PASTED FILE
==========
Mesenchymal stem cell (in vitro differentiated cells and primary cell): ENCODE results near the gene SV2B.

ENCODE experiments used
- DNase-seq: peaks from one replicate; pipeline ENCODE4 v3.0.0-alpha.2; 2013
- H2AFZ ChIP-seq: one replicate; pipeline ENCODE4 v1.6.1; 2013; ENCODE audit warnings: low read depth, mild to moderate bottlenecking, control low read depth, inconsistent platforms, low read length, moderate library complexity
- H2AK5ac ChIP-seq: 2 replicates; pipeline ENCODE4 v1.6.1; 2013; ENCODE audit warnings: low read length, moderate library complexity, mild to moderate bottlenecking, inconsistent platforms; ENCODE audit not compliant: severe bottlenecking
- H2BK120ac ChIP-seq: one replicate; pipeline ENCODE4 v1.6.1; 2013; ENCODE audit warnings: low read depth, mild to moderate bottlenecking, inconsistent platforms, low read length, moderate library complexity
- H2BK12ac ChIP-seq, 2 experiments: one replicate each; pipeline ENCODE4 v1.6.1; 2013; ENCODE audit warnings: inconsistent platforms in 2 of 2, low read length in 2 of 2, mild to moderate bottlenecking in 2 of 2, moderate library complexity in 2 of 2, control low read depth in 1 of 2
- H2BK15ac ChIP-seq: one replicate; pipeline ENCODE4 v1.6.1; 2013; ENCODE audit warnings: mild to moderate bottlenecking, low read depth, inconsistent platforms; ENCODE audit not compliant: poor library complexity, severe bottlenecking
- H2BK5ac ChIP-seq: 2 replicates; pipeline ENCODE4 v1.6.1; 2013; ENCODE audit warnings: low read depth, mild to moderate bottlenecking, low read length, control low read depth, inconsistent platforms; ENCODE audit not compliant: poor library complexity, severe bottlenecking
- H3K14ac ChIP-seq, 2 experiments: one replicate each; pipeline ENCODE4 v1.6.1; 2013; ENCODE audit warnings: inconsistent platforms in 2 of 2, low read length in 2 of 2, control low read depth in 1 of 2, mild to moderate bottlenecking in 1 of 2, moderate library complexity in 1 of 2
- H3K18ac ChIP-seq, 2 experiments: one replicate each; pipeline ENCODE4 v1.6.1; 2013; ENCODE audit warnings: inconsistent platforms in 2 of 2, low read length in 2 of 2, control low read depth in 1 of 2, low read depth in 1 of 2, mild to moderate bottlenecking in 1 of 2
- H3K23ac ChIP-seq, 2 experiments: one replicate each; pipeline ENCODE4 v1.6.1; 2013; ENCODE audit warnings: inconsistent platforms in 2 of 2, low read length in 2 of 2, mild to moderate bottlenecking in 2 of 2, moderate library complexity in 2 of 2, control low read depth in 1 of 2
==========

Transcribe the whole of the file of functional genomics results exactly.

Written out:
Mesenchymal stem cell (in vitro differentiated cells and primary cell): ENCODE results near the gene SV2B.

ENCODE experiments used
- DNase-seq: peaks from one replicate; pipeline ENCODE4 v3.0.0-alpha.2; 2013
- H2AFZ ChIP-seq: one replicate; pipeline ENCODE4 v1.6.1; 2013; ENCODE audit warnings: low read depth, mild to moderate bottlenecking, control low read depth, inconsistent platforms, low read length, moderate library complexity
- H2AK5ac ChIP-seq: 2 replicates; pipeline ENCODE4 v1.6.1; 2013; ENCODE audit warnings: low read length, moderate library complexity, mild to moderate bottlenecking, inconsistent platforms; ENCODE audit not compliant: severe bottlenecking
- H2BK120ac ChIP-seq: one replicate; pipeline ENCODE4 v1.6.1; 2013; ENCODE audit warnings: low read depth, mild to moderate bottlenecking, inconsistent platforms, low read length, moderate library complexity
- H2BK12ac ChIP-seq, 2 experiments: one replicate each; pipeline ENCODE4 v1.6.1; 2013; ENCODE audit warnings: inconsistent platforms in 2 of 2, low read length in 2 of 2, mild to moderate bottlenecking in 2 of 2, moderate library complexity in 2 of 2, control low read depth in 1 of 2
- H2BK15ac ChIP-seq: one replicate; pipeline ENCODE4 v1.6.1; 2013; ENCODE audit warnings: mild to moderate bottlenecking, low read depth, inconsistent platforms; ENCODE audit not compliant: poor library complexity, severe bottlenecking
- H2BK5ac ChIP-seq: 2 replicates; pipeline ENCODE4 v1.6.1; 2013; ENCODE audit warnings: low read depth, mild to moderate bottlenecking, low read length, control low read depth, inconsistent platforms; ENCODE audit not compliant: poor library complexity, severe bottlenecking
- H3K14ac ChIP-seq, 2 experiments: one replicate each; pipeline ENCODE4 v1.6.1; 2013; ENCODE audit warnings: inconsistent platforms in 2 of 2, low read length in 2 of 2, control low read depth in 1 of 2, mild to moderate bottlenecking in 1 of 2, moderate library complexity in 1 of 2
- H3K18ac ChIP-seq, 2 experiments: one replicate each; pipeline ENCODE4 v1.6.1; 2013; ENCODE audit warnings: inconsistent platforms in 2 of 2, low read length in 2 of 2, control low read depth in 1 of 2, low read depth in 1 of 2, mild to moderate bottlenecking in 1 of 2
- H3K23ac ChIP-seq, 2 experiments: one replicate each; pipeline ENCODE4 v1.6.1; 2013; ENCODE audit warnings: inconsistent platforms in 2 of 2, low read length in 2 of 2, mild to moderate bottlenecking in 2 of 2, moderate library complexity in 2 of 2, control low read depth in 1 of 2